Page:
What can I do with a degree in Cultural Studies?

Students with animals at the petting zoo at Orientation
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In Cultural Studies, ‘culture’ is understood very broadly, but with a strong emphasis on local everyday life. It looks at many cultural forms which have often been ignored by universities: advertising, media, music, fashion, sport and leisure are shown to be extremely powerful political forces in shaping our societies and our identities.

Through their Cultural Studies degree, graduates develop a set of transferable skills such as:

  • Knowledge of contemporary cultural trends
  • Thinking critically and creatively, and challenging ideas
  • Interpretive and analytical thinking
  • Problem solving skills
  • Understanding the influences on contemporary society
  • Bicultural understanding and multicultural awareness
  • Oral and written communication
  • Research and computing skills.

Opportunities to apply your learning outside the classroom are available for example, undertaking an internship can deepen your skillset, awareness of others, working knowledge, and employability

You can construct a degree that is either:

  • Generalised eg, suited for a teaching career
  • Specialised eg, beneficial for digital, media, advocacy, digital humanities, bicultural, community, political, social, campaigning and environmental fields of work.

Cultural Studies leads to careers in fields where a wide analytic grasp of contemporary culture is required, for example:

  • Media industries — such as journalism, publishing, writing, website design, advertising, public relations
  • Museology or curatorship
  • Teaching and education
  • Advocacy or social services
  • Travel and tourism
  • Policy and governance
  • Arts, event or project management.

Because of the breadth and flexibility of a graduate’s understanding of culture, they are also able to move among such fields easily.

Graduates with this degree are employed in a range of jobs — see some examples below.

Note: Some of the jobs listed may require postgraduate study. See the ‘Further study’ section.

Policy analyst / advisor

  • Identifies and investigates issues and opportunities eg, in society, law or governance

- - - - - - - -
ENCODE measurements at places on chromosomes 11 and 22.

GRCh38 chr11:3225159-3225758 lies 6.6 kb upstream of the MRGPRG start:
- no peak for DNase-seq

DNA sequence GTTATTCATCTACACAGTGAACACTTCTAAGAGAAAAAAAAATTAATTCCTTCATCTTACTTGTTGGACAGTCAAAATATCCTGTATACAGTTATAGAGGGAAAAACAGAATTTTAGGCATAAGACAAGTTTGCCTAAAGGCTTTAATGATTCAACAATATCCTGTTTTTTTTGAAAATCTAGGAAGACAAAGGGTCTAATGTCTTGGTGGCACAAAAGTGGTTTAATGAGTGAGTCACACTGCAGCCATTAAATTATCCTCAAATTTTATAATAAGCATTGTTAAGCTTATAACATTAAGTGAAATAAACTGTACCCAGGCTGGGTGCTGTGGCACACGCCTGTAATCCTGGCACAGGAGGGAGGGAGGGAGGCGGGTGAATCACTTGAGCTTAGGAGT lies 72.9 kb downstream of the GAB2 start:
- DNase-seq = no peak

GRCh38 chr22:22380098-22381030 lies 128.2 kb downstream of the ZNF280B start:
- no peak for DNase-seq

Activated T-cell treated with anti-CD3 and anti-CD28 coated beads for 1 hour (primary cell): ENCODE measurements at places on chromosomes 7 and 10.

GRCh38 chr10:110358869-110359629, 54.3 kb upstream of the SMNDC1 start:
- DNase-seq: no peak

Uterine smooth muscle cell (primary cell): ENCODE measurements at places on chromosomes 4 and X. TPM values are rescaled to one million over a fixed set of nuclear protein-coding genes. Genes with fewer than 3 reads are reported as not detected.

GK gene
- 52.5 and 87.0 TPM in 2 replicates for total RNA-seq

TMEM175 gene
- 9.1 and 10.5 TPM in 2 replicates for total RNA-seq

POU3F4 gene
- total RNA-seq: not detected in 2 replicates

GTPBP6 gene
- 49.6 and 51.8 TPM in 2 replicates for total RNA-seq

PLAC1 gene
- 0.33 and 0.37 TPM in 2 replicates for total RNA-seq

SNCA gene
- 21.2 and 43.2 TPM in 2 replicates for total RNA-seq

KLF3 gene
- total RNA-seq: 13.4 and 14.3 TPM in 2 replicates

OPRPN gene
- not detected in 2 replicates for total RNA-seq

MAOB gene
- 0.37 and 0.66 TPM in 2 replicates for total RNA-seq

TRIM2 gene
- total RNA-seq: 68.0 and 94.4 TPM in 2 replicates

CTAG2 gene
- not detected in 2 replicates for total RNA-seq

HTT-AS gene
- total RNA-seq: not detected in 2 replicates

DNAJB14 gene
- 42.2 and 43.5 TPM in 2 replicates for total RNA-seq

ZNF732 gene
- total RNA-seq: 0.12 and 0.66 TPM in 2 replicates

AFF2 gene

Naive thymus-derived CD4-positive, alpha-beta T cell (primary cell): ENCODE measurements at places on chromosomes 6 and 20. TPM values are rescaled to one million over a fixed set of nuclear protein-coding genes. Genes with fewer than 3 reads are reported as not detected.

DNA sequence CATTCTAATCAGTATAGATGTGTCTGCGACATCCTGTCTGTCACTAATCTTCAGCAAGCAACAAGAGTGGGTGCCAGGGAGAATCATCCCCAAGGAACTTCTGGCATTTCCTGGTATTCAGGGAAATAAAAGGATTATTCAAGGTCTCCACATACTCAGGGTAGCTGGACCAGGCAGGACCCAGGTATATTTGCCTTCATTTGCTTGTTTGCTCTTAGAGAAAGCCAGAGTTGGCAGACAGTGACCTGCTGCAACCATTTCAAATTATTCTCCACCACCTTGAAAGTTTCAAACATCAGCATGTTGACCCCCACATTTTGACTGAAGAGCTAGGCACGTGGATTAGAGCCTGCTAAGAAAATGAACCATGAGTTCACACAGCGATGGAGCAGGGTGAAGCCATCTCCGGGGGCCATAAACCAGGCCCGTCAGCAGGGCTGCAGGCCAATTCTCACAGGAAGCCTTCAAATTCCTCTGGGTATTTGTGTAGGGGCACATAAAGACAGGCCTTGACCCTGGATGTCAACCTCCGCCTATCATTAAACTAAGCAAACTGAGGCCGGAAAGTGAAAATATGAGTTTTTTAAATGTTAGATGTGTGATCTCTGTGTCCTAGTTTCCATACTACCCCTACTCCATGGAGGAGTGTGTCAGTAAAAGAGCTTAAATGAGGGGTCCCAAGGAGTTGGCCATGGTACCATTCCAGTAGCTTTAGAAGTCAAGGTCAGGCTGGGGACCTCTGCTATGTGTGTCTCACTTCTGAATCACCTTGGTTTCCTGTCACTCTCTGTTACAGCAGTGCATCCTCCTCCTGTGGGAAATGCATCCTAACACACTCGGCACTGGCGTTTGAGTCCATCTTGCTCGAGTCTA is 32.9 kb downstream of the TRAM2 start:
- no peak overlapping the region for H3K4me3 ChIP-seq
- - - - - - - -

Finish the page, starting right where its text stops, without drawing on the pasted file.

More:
• Interprets and consults on existing policies
  • Prepares reports and recommends changes

Social / youth / support / case worker

  • Provides support and guidance to young people, individuals and whānau
  • Builds relationships and links people to resources, services, groups and events
  • Develops programmes to address local issues
  • Writes reports and coordinates budgets


  • Advises and represents individuals, groups or a cause
  • Examines and drafts contracts
  • Provides relevant information to clients

Counsellor, addiction clinician

  • Supports a client to voice their feelings, stories
  • Listens to and reflects upon the client’s issues
  • Raises self-awareness and understanding
  • Helps client identify options and make choices

Cultural or community support coordinator

  • Administers support programmes for diverse groups eg, refugees
  • Develops confidence in participants and identifies opportunities for them
  • Builds connections with members and agencies

Museum / art gallery curator

  • Chooses display items at museums or galleries
  • Manages collections and exhibitions
  • Conducts research and communicates details

Fundraising coordinator

  • Helps develop new income streams
  • Grows support via communication and relationship-building activities
  • Administers the contacts database

Digital content specialist, online editor

  • Develops a brand’s multi-channel marketing
  • Increases web traffic and social media engagement
  • Oversees digital marketing and online search

Tourism marketing officer

  • Researches consumer market and interests
  • Manages customer networks and relationships
  • Creates corporate brands and advertising media campaigns

Entrepreneur and CEO

  • Develops an idea to form their own business
  • Gets involved in a start-up
  • Offers services as a freelancer/consultant

Get started with Entrepreneurship here.

As they progress, students and graduates often join professional bodies relevant to their area of interest. These organisations can provide regular communications and offer the chance to network with others in the same community.

Social media networks such as LinkedIn, Facebook and Twitter can provide avenues to keep up-to-date with industry knowledge, networking opportunities, events and job vacancies.

Learn from our students' experiences

For more information

see the Cultural Studies subject page